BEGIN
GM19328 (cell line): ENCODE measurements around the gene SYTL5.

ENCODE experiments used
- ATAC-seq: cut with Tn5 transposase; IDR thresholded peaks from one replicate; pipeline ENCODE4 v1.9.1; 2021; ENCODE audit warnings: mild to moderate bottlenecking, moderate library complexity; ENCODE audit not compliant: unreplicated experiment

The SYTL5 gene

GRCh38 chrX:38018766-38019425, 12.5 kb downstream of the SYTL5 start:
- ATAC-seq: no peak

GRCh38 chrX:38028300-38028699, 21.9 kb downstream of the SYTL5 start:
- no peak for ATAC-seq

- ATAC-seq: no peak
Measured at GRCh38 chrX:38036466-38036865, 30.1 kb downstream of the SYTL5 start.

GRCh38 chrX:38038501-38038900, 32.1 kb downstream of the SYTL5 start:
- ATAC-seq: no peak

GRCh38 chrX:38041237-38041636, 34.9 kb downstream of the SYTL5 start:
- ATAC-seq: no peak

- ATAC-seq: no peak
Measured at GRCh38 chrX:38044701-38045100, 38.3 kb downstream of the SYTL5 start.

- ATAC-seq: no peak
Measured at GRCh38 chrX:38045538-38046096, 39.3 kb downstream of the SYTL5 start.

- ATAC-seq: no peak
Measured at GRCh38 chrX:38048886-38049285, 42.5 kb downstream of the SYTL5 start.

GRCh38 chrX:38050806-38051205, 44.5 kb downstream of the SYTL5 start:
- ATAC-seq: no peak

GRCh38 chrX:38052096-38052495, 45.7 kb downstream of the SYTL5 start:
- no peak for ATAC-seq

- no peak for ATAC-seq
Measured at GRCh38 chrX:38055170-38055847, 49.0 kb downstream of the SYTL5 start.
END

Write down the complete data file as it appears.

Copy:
GM19328 (cell line): ENCODE measurements around the gene SYTL5.

ENCODE experiments used
- ATAC-seq: cut with Tn5 transposase; IDR thresholded peaks from one replicate; pipeline ENCODE4 v1.9.1; 2021; ENCODE audit warnings: mild to moderate bottlenecking, moderate library complexity; ENCODE audit not compliant: unreplicated experiment

The SYTL5 gene

GRCh38 chrX:38018766-38019425, 12.5 kb downstream of the SYTL5 start:
- ATAC-seq: no peak

GRCh38 chrX:38028300-38028699, 21.9 kb downstream of the SYTL5 start:
- no peak for ATAC-seq

- ATAC-seq: no peak
Measured at GRCh38 chrX:38036466-38036865, 30.1 kb downstream of the SYTL5 start.

GRCh38 chrX:38038501-38038900, 32.1 kb downstream of the SYTL5 start:
- ATAC-seq: no peak

GRCh38 chrX:38041237-38041636, 34.9 kb downstream of the SYTL5 start:
- ATAC-seq: no peak

- ATAC-seq: no peak
Measured at GRCh38 chrX:38044701-38045100, 38.3 kb downstream of the SYTL5 start.

- ATAC-seq: no peak
Measured at GRCh38 chrX:38045538-38046096, 39.3 kb downstream of the SYTL5 start.

- ATAC-seq: no peak
Measured at GRCh38 chrX:38048886-38049285, 42.5 kb downstream of the SYTL5 start.

GRCh38 chrX:38050806-38051205, 44.5 kb downstream of the SYTL5 start:
- ATAC-seq: no peak

GRCh38 chrX:38052096-38052495, 45.7 kb downstream of the SYTL5 start:
- no peak for ATAC-seq

- no peak for ATAC-seq
Measured at GRCh38 chrX:38055170-38055847, 49.0 kb downstream of the SYTL5 start.